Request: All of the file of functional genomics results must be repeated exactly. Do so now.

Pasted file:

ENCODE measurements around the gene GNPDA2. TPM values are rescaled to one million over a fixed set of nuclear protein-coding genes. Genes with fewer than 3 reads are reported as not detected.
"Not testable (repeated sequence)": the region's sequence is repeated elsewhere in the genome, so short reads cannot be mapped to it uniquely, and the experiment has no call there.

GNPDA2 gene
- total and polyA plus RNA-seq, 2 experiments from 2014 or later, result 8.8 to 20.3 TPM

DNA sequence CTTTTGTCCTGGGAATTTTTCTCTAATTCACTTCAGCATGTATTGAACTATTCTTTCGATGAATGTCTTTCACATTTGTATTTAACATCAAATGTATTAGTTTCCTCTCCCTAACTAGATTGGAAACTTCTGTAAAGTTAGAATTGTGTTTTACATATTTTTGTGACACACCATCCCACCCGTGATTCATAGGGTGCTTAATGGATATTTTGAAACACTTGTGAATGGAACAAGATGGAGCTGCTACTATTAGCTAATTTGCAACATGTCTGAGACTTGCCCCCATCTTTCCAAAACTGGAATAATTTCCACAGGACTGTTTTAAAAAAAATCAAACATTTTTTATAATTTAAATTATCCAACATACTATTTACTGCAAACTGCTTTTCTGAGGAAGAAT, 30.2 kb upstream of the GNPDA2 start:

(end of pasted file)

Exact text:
ENCODE measurements around the gene GNPDA2. TPM values are rescaled to one million over a fixed set of nuclear protein-coding genes. Genes with fewer than 3 reads are reported as not detected.
"Not testable (repeated sequence)": the region's sequence is repeated elsewhere in the genome, so short reads cannot be mapped to it uniquely, and the experiment has no call there.

GNPDA2 gene
- total and polyA plus RNA-seq, 2 experiments from 2014 or later, result 8.8 to 20.3 TPM

DNA sequence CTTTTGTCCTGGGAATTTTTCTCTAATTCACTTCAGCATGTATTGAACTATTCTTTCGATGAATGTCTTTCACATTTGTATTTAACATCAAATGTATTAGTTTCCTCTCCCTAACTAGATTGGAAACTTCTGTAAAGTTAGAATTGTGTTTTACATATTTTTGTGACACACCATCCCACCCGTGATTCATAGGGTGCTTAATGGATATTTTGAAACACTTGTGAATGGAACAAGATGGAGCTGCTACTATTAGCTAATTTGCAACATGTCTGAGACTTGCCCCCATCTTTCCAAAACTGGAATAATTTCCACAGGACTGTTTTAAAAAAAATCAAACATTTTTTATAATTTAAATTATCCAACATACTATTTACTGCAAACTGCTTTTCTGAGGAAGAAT, 30.2 kb upstream of the GNPDA2 start: